Around the state: Fifty-five school districts have now had their reopening plans approved by the Florida Department of Education. The latest are Bay, Citrus, Collier, Glades and Lake. Here are more developments on school reopenings and other news from the state’s districts and private schools:
South Florida: Districts in south Florida that are starting the school year online are promising a better experience for students this time around. The experience of last spring, better training for teachers, more time to prepare and a more structured approach will more closely mimic what students experience in classrooms, district leaders say. Broward County schools open Wednesday, and Miami-Dade’s and Palm Beach’s get started Aug. 31. Sun Sentinel.
Hillsborough: Three of the seven school board members are critical of Superintendent Addison Davis for agreeing to the state’s demand to reopen schools for in-person learning without first discussing it with the board. Davis and the district’s attorney said it was unnecessary because they were simply making minor changes to an earlier reopening plan approved by the school board and the Florida Department of Education that set the first day of school as Aug. 24 with both in-person and virtual learning options. The revision makes Aug. 24 the first day for online learning for all students, with Aug. 31 now the first day for in-person instruction for those students who chose to return to classrooms. Gradebook. The school district is being sued over its rule requiring students to wear face masks in schools. Gradebook.
Orange: The district’s medical advisory committee is recommending that schools open as scheduled Friday, but only for elementary students. Middle and high school students should start 10 days later, if possible. “It may not be feasible, but we as medical providers should offer what we believe is the best advice,” said Dr. Annette Nielsen. The committee also advised the district to enforce face masks rules, and train employees how to use personal protection equipment. The school board meets today to discuss the recommendations. Schools began with online learning a week ago. Orlando Sentinel. WKMG.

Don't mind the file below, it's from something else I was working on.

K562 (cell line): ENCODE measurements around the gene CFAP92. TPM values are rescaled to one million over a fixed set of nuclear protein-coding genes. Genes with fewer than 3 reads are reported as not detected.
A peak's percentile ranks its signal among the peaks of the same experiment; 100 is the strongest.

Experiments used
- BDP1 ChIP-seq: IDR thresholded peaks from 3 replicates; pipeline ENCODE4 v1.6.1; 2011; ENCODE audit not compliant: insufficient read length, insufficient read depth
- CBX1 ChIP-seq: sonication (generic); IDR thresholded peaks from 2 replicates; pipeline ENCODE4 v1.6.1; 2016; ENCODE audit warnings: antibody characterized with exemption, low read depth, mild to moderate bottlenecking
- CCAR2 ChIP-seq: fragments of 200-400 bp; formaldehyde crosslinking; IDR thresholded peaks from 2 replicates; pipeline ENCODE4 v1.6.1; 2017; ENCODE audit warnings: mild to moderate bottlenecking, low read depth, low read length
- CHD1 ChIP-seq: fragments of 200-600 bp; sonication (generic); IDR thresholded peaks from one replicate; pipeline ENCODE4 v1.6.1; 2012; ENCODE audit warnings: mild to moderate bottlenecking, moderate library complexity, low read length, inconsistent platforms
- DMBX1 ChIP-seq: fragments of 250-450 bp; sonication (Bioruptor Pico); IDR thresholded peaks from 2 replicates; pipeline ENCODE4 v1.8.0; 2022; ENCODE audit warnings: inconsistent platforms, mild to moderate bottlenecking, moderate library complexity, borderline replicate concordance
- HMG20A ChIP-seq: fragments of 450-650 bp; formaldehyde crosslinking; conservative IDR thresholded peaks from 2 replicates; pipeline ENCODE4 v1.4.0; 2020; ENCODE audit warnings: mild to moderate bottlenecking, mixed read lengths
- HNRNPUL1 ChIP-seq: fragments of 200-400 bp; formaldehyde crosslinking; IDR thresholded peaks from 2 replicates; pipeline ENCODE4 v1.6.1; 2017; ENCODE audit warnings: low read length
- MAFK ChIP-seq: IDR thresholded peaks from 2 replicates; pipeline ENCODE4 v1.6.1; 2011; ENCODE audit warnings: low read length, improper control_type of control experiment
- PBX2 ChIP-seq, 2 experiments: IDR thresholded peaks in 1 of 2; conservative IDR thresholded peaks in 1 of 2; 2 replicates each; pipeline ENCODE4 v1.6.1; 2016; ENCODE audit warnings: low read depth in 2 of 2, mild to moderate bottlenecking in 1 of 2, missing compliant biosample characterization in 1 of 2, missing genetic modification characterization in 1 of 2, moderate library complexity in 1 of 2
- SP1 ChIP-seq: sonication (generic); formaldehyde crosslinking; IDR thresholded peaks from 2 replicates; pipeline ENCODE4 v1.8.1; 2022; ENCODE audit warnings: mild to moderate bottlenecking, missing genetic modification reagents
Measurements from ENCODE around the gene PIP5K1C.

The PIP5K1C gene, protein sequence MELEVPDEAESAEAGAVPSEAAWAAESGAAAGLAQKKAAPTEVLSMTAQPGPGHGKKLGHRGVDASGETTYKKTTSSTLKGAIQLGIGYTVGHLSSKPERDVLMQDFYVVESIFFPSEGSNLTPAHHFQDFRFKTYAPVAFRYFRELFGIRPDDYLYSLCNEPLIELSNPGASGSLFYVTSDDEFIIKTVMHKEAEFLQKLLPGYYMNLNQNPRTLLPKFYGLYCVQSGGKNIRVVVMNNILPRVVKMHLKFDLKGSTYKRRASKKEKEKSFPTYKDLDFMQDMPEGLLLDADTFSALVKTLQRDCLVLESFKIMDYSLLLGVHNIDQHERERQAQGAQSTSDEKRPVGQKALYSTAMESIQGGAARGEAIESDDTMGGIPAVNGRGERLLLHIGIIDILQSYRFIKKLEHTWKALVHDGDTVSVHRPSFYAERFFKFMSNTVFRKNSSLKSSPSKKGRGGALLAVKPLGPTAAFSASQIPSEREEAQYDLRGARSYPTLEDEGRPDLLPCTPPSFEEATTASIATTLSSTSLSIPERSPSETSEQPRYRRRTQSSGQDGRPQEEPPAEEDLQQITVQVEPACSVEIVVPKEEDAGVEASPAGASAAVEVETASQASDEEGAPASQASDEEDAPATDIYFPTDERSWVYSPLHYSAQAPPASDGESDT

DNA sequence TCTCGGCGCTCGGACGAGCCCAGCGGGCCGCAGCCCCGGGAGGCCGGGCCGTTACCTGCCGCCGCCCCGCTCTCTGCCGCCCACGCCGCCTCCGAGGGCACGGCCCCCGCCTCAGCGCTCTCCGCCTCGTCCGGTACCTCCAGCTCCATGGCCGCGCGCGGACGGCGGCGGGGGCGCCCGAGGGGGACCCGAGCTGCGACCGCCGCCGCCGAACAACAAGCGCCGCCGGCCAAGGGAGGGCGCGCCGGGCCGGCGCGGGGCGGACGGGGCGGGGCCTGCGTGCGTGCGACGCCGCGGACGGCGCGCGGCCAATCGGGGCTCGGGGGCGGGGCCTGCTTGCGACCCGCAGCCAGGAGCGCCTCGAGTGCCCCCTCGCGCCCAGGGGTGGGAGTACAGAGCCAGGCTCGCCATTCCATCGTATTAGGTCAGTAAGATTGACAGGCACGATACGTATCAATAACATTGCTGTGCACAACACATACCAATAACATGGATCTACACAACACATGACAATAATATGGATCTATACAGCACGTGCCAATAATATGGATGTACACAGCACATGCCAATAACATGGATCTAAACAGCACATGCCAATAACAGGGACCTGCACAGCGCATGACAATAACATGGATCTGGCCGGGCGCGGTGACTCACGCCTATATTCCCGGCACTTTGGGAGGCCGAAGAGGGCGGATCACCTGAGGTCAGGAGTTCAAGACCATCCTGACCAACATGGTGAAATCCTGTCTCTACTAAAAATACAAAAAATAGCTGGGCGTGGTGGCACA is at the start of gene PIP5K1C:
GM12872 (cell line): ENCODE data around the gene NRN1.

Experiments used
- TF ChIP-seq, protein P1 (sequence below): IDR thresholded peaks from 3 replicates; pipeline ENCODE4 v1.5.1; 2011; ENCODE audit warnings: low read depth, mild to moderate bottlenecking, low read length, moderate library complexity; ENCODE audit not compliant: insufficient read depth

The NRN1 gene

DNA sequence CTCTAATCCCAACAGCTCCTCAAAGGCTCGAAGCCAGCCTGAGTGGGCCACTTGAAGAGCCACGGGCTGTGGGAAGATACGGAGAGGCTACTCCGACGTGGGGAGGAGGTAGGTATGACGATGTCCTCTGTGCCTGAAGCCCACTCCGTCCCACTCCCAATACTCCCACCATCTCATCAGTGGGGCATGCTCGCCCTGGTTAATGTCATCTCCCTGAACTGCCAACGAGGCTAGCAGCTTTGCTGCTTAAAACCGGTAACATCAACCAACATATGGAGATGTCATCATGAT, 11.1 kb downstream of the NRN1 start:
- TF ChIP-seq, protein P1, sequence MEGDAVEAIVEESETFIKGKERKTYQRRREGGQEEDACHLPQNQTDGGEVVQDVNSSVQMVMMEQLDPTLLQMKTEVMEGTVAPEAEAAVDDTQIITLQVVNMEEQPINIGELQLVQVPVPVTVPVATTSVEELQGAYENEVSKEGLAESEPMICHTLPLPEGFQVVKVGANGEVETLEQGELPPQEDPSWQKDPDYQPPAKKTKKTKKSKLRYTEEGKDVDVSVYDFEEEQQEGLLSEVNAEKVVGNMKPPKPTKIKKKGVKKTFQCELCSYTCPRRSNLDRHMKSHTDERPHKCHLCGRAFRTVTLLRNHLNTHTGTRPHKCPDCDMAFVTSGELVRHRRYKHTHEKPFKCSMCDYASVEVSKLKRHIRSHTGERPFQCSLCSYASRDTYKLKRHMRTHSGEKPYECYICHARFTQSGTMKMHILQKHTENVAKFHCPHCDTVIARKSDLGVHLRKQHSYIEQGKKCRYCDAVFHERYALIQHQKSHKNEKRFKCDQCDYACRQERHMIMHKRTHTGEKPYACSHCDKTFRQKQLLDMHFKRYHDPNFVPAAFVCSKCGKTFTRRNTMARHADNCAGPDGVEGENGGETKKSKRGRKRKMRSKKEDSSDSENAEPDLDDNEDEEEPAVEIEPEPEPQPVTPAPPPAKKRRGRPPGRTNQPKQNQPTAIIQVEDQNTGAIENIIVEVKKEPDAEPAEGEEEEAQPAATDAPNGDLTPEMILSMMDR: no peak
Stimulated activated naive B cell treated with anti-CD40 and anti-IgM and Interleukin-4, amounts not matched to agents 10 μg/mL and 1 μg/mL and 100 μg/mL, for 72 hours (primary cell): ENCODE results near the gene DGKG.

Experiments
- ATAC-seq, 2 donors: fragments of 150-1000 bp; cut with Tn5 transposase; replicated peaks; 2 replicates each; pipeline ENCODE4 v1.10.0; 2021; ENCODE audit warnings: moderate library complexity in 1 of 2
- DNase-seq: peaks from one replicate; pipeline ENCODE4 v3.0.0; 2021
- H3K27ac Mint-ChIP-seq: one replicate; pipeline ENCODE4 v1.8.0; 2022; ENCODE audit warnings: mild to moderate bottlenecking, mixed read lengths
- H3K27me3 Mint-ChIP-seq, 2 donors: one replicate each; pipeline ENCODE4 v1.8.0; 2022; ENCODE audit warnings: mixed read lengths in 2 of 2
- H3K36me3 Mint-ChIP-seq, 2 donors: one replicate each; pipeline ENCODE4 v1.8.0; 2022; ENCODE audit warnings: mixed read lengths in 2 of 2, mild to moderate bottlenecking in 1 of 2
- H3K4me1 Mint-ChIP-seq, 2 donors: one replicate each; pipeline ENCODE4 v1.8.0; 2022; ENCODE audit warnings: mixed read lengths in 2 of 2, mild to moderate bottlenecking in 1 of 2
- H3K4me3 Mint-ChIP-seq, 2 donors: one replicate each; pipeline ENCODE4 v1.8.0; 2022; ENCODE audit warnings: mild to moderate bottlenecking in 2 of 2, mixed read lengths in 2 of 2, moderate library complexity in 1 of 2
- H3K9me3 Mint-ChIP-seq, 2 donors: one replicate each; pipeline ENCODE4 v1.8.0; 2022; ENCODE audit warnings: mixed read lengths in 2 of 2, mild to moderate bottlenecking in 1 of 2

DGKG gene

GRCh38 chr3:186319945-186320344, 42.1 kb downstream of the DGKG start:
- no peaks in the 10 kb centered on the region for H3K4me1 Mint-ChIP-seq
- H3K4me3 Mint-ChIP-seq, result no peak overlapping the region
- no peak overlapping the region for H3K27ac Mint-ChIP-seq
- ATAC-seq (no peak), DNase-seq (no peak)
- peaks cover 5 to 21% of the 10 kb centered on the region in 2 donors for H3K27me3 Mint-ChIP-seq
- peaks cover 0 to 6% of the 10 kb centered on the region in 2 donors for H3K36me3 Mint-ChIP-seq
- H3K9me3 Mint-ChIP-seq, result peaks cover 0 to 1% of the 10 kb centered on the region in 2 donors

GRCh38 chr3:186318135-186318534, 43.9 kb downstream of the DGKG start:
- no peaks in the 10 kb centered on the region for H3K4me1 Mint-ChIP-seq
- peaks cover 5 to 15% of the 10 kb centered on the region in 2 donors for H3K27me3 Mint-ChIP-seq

Duval: For the county’s homeless students, being in school meant daily learning, getting fed and spending the day in air-conditioning. For their parents, it meant knowing their children were in a safe place. But that was before the pandemic. Now being in school could expose the children to the coronavirus, but keeping them out presents technological and other issues. “How do you do virtual school when you live in a tent?” asked Shannon Nazworth, chair of the state council on homelessness. Florida Times-Union.
Lee: County public and private schools are balancing their excitement over the first day of school with all the preparations made to cope with the coronavirus. Fort Myers News-Press. The school district is asking the community for donations of new, cloth face masks for county students. Fort Myers News-Press. A Fort Myers woman has begun a fund-raising drive to buy multicultural skin-tone crayons for Lee County schools. “Any little steps we can do that can make a difference,” said project sponsor Connie Bennett-Martin. Fort Myers News-Press.
Volusia: A district teacher turned to social media to raise money for a portable sink so students in her classroom can wash their hands regularly. Annette Fernandez, a 3rd-grade teacher at Turie T. Small Elementary, started a GoFundMe page Aug. 9 to raise $1,500. It’s raised nearly three times that already. Fernandez’s class is in a portable building that doesn’t have a bathroom. Daytona Beach News-Journal.
Manatee: School board members have modified the district’s mandatory face mask policy for students by approving several exceptions. The new policy allows periodic mask breaks taken outdoors, no masks required while eating or during physical education classes, and permits elementary students and those with disabilities to wear face shields that “completely cover the face and extend below the chin.” Schools reopen today. Bradenton Herald. Four county schools — Bayshore High, Buffalo Creek Middle, Manatee Technical College and Palmetto High — reported positive coronavirus tests in the past week, according to district officials. Those officials would not say how many were affected, or whether those who tested positive were school employees. Bradenton Herald. Sarasota Herald-Tribune. More than 130 Manatee children under the age of 18 have tested positive for the coronavirus in the past two weeks, according to health officials, and 1,130 since March. The positive test rate is 10.1 percent. The state average is 14.1 percent. Bradenton Herald.
Santa Rosa: Teachers protested the firing of at least 80 of the colleagues last week, less than a week before they were due to report to work. Another 80 were reassigned to remote teaching positions. Superintendent Tim Wyrosdick blamed declining enrollment for the layoffs. Pensacola News Journal.